Hope College has completed the construction of its new $35 million Jack H. Miller Center for Musical Arts and $7 million Kruizenga Art Museum, which president John Knapp says were completed with no debt and without the use of tuition dollars, M Live reports. They will be sustained by an endowment equal to 25 percent of their construction cost and were funded by proceeds from the school’s Greater Hope campaign, which began in 2007 and raised $203 million, exceeding its $175 million goal. The college, located in Holland, MI, is now completing the last of seven buildings financed by the campaign, a $22.5 million student center, to be complete April 2017.
The Chicago Tribune reports Olivet Nazarene University is opening a satellite campus at Young School in Homer Glen, Ill., which will offer both master and bachelor degrees in education, nursing and business. The partnership, announced Jan. 26, will allow Homer Community Consolidated School District 33C employees a discount on tuition, allowing them to expand professional development opportunities and enhance the community.
U.S. News and World Report ranked Pacific Union College the second-most diverse national liberal arts college in America. The Seventh-day Adventist school boasts fewer than 1600 students, but houses a community made up of 28 percent Latino students, 25 percent caucasian/non-Latino, 21 percent Asian, 9 percent black and nearly 2 percent Pacific Islander, with approximately 14 percent multi-racial or “unknown.” The vast majority of the 18 million global Seventh-day Adventist members are located outside the U.S., which contributes to the school’s diversity, according to the Napa Valley Register.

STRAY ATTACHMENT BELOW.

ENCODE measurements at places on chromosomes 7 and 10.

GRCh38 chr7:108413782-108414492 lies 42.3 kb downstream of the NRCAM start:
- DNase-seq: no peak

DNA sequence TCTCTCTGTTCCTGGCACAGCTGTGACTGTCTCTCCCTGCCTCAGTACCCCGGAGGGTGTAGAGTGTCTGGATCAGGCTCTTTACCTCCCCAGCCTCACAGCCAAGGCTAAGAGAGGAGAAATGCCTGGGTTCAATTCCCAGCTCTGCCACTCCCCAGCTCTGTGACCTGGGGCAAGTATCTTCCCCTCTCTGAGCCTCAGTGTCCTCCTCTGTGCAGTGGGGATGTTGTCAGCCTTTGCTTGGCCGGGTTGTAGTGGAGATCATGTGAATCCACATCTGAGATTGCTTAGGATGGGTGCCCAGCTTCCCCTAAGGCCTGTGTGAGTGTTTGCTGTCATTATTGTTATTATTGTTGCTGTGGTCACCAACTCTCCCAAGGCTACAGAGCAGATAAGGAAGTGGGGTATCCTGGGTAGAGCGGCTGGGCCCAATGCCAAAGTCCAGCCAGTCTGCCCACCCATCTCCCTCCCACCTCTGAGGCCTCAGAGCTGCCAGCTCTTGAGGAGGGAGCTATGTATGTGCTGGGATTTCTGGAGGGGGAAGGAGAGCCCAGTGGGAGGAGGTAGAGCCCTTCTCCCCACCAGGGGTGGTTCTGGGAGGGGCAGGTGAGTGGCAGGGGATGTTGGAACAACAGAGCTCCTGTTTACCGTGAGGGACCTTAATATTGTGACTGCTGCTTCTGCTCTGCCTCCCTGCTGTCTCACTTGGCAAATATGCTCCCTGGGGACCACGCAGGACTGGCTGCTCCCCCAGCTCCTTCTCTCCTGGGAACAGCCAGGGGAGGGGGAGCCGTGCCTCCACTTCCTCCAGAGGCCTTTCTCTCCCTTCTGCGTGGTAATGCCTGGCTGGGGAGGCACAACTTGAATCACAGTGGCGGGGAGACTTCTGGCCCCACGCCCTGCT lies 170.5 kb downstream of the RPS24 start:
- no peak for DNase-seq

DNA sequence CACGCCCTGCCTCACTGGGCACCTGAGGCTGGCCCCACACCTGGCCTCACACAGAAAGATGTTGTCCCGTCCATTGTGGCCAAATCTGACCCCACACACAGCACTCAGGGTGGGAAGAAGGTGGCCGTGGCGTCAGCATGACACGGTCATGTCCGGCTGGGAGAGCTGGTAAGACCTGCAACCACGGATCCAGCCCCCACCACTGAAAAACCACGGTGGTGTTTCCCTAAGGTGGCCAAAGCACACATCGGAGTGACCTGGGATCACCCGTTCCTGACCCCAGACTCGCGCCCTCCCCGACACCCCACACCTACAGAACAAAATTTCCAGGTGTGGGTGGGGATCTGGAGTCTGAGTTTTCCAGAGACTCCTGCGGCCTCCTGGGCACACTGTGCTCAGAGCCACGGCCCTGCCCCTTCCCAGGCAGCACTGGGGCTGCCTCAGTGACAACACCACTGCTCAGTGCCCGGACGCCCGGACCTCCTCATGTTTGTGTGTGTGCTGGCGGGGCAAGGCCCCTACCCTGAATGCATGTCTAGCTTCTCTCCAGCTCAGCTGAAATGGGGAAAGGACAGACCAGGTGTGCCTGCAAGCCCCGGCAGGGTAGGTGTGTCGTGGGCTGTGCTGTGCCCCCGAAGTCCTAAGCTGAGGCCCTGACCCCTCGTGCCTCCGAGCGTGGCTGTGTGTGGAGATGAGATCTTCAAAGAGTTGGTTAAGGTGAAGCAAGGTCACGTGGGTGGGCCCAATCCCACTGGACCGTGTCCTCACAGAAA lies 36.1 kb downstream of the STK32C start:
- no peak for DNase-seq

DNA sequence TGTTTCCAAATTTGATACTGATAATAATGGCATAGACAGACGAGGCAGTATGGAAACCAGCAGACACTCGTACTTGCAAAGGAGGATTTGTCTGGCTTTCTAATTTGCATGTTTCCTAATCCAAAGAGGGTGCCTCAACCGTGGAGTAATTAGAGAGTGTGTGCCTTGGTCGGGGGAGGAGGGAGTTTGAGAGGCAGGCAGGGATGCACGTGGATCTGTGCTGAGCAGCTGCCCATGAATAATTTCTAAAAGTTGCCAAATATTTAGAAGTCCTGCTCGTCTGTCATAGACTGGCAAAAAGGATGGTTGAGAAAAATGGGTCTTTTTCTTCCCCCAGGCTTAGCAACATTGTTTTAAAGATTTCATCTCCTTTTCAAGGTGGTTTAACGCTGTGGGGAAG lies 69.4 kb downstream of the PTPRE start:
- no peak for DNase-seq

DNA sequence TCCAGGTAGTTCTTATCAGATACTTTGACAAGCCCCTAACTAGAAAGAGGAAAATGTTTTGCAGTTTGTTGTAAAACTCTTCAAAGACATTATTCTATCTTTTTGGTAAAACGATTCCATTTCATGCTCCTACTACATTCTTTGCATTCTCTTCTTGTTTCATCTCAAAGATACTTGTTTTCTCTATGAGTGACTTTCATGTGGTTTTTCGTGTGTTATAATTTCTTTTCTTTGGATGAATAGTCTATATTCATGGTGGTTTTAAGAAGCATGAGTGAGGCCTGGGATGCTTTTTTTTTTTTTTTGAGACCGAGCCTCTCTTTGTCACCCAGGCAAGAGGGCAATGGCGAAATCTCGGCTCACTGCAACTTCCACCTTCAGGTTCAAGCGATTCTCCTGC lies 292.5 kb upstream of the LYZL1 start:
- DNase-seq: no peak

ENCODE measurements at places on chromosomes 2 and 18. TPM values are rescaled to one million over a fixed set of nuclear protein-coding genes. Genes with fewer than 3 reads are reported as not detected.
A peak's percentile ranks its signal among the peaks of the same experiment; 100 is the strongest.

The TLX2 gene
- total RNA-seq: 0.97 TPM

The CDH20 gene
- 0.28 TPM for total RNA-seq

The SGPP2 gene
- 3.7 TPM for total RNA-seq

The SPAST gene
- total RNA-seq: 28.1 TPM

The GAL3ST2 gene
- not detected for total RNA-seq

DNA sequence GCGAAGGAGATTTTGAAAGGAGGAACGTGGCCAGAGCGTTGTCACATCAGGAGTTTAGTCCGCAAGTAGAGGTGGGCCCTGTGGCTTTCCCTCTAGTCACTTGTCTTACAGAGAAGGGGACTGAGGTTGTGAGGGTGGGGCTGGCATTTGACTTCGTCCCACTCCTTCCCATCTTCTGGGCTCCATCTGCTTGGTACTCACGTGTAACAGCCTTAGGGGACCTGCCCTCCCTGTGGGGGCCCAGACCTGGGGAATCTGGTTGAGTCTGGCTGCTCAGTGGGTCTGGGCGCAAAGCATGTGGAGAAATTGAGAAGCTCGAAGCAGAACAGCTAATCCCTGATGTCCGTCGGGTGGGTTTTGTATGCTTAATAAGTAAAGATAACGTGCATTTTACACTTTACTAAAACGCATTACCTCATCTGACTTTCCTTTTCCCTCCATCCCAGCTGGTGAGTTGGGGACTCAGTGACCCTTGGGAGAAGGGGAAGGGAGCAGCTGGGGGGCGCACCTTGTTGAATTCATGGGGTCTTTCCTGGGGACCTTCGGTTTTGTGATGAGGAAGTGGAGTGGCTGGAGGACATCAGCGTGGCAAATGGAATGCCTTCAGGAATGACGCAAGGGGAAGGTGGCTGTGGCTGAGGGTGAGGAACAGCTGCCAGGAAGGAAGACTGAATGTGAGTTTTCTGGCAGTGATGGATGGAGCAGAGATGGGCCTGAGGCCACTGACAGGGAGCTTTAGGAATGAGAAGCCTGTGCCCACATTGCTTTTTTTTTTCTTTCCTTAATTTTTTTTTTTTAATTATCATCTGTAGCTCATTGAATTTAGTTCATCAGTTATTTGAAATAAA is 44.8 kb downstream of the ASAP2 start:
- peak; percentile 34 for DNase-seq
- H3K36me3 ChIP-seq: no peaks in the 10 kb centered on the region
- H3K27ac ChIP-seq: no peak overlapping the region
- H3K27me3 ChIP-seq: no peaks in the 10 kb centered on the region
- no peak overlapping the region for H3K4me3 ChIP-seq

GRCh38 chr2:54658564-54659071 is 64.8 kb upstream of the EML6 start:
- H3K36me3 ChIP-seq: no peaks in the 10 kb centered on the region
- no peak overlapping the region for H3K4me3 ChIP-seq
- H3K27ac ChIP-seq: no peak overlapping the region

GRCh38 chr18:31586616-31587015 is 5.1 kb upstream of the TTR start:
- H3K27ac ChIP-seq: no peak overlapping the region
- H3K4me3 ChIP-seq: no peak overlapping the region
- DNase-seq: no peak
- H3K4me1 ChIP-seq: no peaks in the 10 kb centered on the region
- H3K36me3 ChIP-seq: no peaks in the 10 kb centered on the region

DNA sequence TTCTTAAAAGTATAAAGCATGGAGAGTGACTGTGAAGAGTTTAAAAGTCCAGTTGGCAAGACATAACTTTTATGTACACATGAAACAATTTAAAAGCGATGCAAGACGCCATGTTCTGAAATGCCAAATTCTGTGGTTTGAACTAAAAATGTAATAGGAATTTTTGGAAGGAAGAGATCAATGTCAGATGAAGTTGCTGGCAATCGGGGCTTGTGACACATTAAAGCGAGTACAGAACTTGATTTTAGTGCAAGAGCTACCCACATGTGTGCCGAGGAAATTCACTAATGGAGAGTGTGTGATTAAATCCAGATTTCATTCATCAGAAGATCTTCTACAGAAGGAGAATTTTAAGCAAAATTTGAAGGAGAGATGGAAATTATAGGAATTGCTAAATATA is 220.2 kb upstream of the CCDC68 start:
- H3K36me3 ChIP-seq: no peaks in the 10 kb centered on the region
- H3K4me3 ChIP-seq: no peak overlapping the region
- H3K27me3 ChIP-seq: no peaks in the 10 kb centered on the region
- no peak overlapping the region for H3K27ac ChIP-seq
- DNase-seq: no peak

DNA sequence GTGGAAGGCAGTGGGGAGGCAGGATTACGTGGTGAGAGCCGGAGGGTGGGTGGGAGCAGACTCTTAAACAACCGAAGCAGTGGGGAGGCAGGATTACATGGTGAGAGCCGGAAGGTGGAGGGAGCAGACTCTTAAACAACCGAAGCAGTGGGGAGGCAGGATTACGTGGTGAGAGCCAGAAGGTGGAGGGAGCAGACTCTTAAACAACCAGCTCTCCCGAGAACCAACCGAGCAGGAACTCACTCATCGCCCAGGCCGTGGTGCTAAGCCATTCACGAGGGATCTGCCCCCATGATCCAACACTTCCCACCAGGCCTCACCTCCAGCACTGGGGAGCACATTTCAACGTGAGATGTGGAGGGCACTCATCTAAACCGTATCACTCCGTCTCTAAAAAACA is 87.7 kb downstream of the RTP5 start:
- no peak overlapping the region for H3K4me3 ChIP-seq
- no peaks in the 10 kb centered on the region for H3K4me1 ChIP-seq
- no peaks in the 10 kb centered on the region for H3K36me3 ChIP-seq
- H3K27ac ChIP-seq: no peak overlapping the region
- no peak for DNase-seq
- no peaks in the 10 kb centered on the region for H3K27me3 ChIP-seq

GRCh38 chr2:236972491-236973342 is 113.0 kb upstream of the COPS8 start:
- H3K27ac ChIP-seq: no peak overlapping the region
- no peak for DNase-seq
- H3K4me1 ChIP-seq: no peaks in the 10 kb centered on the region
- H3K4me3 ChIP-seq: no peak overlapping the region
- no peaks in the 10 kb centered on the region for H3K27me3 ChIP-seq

Two of the top discoveries in Biblical archaeology of 2015, according to Christianity Today, were found in excavations sponsored by Southern Adventist University’s Institute of Archaeology. The discoveries fall at numbers four and five on the list. The fourth is an inscription that provides information about the development of the proto-Canaanite alphabet as it progressed from Hebrew, Greek, then Latin, the Chattanoogan reports. It was discovered at Tel Lachish. The fifth is an inscription found at Khirbet Qeiyafa in the Elah Valley in southern Israel, dating back to the days of Saul and David. It mentions a man named Eshba’al, the same name as one of Saul’s sons. SAU co-sponsored the expeditions with the Hebrew University of Jerusalem.
Houston Baptist University has been approved by the Southern Association of Colleges and Schools Commission on Colleges (SACSCOC) to launch a Doctor of Education in Executive Educational Leadership. The adding of a doctoral program is a significant advancement for the college, the Spring Observer writes, giving it the opportunity “to become a fully national, comprehensive university.” The current degree plan allows candidates to complete the program in three years and will prepare graduates to serve in a variety of executive leadership positions. It is slated to launch in the fall of 2016.